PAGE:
Defying Limits and Overcoming Injuries

Factors of recovery that athletes face after injury.


media by Photo Courtesy Abbey Gardner.

Abbey Gardner ’23 lays in a postoperative hospital surgical bed after surgery to reattach the retina back onto her eye Dec. 19, 2022. Gardner’s retina had detached during the Winter Junior Nationals swim meet Dec. 7-12 in Austin Texas. “I detached my retina in my left eye, which took me out of the water for close to two months,” Gardner said. Photo Courtesy: Abbey Gardner.

by Abigail Wood, Assistant Editor in Chief: Photo & Camera Editor

Hours of practice and technique work to get every single detail right for when the competitions start. The efforts of athletes to prepare for the chance to prove themselves through their performance.

Athletes put in hours of practice and training to perfect the details of their sports. Physically, they are ready for anything that can come their way. 

That can all change in an instant. 

One game, one wrong move, one injury. Athlete injuries come with the sport and many athletes across the board have experienced injuries. Elite high school athletes put their bodies through hours of practice for the chance to compete at the collegiate level. 

Injuries aren’t expected. It may be their first time, or they may be veterans and have re-injured the same part of their body because of their sport. 

Varsity swimmer Abbey Gardner ‘23 has dealt with a multitude of injuries throughout her swim career and has learned the ups and downs of being hurt in the process of recovery. 

“Over the past few years, I have had multiple injuries, including issues with my shoulders and ankles,” Gardner said. “With my shoulders, around the age of 13, I got diagnosed with multi-directional lateral instability. In my sophomore year, I fractured two metatarsals in my right ankle and then later tore a ligament in the same ankle. In my junior year, I chipped three bones and tore a ligament in my left ankle. My senior year, even though it wasn’t fully a physical injury, I detached my retina in my left eye, which took me out of the water for close to two months.” 

Learning to rebuild strength not only physically, but also finding the time to recover mentally, takes time and can be a long road.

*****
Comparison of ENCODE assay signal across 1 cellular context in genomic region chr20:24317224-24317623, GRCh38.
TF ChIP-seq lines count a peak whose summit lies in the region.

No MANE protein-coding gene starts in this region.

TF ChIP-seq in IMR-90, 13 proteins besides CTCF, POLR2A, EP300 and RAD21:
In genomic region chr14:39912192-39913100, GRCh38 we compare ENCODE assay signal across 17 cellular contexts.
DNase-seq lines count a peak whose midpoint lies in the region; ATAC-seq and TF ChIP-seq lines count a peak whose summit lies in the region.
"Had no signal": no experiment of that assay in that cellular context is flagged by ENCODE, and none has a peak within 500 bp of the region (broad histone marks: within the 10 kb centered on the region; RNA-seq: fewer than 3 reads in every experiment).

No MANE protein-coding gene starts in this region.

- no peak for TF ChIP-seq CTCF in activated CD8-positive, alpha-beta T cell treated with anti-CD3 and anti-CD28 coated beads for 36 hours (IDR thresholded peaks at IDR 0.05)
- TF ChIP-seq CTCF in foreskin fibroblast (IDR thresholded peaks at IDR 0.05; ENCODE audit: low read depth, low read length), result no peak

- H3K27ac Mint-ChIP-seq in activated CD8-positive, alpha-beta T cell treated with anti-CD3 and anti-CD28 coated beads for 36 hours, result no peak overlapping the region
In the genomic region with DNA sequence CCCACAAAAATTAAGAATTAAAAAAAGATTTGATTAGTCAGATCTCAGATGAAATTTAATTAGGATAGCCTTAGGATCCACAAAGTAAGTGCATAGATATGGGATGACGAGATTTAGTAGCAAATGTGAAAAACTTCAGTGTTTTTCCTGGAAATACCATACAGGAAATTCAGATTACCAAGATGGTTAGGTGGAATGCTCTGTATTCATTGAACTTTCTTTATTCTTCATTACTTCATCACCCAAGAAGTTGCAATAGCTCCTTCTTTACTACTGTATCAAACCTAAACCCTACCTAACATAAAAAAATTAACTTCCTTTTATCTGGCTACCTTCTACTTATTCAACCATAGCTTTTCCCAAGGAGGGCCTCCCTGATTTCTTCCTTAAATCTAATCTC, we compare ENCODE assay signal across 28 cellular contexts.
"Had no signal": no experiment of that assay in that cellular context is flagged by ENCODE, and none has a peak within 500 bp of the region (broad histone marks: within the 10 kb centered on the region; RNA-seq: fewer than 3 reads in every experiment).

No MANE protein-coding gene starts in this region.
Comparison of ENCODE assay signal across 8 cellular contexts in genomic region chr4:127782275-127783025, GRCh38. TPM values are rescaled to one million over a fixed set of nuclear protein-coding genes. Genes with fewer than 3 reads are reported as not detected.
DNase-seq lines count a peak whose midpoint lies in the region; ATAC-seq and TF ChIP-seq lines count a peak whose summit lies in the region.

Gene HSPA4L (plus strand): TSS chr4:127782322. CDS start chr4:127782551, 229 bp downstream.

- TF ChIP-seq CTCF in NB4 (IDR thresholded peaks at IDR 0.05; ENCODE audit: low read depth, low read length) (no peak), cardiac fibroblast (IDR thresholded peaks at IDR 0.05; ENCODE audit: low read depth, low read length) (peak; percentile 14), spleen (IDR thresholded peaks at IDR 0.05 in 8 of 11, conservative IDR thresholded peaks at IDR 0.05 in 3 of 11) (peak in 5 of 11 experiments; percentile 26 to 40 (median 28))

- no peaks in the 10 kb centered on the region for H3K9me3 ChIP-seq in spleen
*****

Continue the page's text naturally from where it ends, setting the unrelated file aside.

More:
“Being injured, I realize how difficult it is mentally and physically to stay focused,” varsity girls soccer captain Addie Vali ‘23 said. “I have been in pain for two weeks, on so much medicine, walking on crutches and sleeping in a brace.”

It is physically draining on your body to try and keep the body part that you injured safe and heal safely.

— Addie Vali '23.

Vali fractured her tibial plateau, sprained her anterior cruciate ligament (ACL) and tore her meniscus while playing against Vista High School. She’s expected to be out for two to three months.

The ability to find a routine that fits with an already packed schedule can be hard to maintain, and student-athletes have to find the balance between the two.

“After being injured, the hardest thing to come back from is the physical weakness you feel in that certain area of injury and the mental side of it all,” Gardner said. “The physical weakness adds extra time to an already jam-packed schedule to attend physical therapy and execute proper exercises to recover.” 

The mental effect of an injury can be an entire separate process. Despite being physically fit and healthy, the fear of getting re-injured can be detrimental to an athlete getting back to reach their full ability again. 

“The mental mindset that an athlete has during an injury truly will make or break if they can get back to their full potential and level of competition before the injury. Personally, I constantly had to remind myself of my goals that I set and how badly I desired to achieve them,” Gardner said.